• And it may stress that the same principles that condemn the state in general provide a powerful basis for opposing war and imperialism in particular.It can also emphasize the degree to which the same moral principles that drive opposition to the state’s oppressive power can provide good reason for challenging the kinds of social inequities that rightly claim the attention of many people on the left. To the extent that their opposition to state power is rooted in a given moral theory, of whatever sort, they can show how other concerns flow from that theory. Natural law theory, virtue theory, Kantianism, moral pluralism, even (though it still seems to me to be a non-starter, for multiple reasons) consequentialism–all can be shown to ground support for market anarchism, and all can be shown to ground moral concerns independent of market anarchism. And (for instance) the very concern with the moral equality of persons that underlies a denial of any “natural right to rule” and the rejection of collectivist inattention to individual particularity both render racism, sexism, and heterosexism morally untenable. Right libertarians may be inclined to reject the left libertarian position on multiple grounds. They may maintain that there is nothing particularly libertarian about concern with the workplace authority or well being of workers or with, say, racism. Or they may argue, more strongly, that such concerns are anti-libertarian.
    Whether objection is persuasive will depend in part on how one supposes opposition to state power is grounded. To the extent that it is rooted in a particular moral theory, however, that theory itself can likely be used to generate moral judgments about matters other than state power. There is nothing arbitrary about arguing both that a given theory grounds regard for liberty and that it grounds other moral judgments or attitudes.Of course, a right libertarian might say that she affirmed the value of liberty as basic, as ungrounded in any more general theoretical judgment. But the left libertarian need not concede a complete disconnection between a concern with racism, or workplace authority, or poverty and liberty conceived of as a basic value. This is so not only because (the left libertarian might say) structures and actions violative of liberty in the right libertarian’s focal sense serve to foster the subordination of workers and members of ethnic minority groups and the continued impoverishment of the poor, but also because it seems inconsistent to oppose subjection to the arbitrary authority of state actors while regarding the arbitrary authority of those who don’t threaten physical violence as morally neutral.A standard right libertarian objection at this point might be that authority not rooted in physical force or the threat of physical force cannot justly be opposed using physical force. But this objection is a red herring.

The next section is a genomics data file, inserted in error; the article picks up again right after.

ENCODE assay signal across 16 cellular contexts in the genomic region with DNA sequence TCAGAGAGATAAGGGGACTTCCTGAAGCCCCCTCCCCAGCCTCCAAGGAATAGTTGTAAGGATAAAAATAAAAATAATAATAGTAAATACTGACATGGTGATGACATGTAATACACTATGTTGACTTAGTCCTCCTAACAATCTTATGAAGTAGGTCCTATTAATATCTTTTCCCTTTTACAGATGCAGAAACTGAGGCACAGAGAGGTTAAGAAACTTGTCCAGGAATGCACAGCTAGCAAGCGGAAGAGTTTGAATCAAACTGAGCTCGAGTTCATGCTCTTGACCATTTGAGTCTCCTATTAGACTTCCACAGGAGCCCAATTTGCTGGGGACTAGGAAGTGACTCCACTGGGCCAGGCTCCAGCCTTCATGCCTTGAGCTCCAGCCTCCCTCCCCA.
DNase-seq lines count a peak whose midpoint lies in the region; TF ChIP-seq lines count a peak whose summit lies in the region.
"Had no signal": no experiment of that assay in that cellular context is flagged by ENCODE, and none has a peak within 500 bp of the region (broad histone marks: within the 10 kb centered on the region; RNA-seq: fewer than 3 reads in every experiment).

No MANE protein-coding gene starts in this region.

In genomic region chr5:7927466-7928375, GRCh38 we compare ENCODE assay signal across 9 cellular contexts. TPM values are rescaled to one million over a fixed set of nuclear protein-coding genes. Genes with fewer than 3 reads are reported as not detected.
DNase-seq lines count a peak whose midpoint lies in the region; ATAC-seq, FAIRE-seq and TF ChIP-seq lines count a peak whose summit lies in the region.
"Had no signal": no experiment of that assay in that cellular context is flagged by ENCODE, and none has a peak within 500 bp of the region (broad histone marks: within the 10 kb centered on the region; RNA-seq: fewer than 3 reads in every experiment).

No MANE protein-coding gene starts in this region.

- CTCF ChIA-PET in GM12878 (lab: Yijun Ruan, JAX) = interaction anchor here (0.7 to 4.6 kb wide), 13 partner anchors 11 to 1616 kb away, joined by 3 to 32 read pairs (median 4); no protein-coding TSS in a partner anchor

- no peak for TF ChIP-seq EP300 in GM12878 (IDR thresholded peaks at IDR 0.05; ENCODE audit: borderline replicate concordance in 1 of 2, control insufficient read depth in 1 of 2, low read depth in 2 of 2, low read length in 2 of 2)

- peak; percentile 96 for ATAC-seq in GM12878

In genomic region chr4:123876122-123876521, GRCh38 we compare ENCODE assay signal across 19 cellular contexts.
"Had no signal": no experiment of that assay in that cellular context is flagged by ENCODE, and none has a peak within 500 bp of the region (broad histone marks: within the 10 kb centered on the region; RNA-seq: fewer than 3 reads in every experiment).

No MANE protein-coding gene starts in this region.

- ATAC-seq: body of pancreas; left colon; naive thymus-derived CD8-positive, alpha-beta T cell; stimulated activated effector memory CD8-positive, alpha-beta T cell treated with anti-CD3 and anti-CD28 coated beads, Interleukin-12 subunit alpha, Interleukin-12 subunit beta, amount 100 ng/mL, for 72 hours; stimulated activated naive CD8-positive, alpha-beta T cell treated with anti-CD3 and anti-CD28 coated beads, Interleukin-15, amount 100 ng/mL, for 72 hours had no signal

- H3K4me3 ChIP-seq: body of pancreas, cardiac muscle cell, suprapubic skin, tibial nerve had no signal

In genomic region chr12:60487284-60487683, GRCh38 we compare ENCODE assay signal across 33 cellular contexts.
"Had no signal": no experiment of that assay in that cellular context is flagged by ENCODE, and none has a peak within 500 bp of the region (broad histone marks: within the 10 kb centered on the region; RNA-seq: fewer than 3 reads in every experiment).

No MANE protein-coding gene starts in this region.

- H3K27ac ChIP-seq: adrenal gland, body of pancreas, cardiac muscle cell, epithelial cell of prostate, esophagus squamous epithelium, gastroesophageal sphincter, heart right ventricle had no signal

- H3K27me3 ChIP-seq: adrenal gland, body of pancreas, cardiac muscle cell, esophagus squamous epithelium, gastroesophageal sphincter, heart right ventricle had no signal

The left libertarian need not regard aggression against anyone’s person or property as an appropriate response to non-forcible but morally objectionable conduct. Organized boycotts, shaming, shunning, the use of various public and private bully pulpits, work slowdowns, and other mechanisms for enforcing social norms and rules that do not violate the principle of non-aggression are all available to the left libertarian.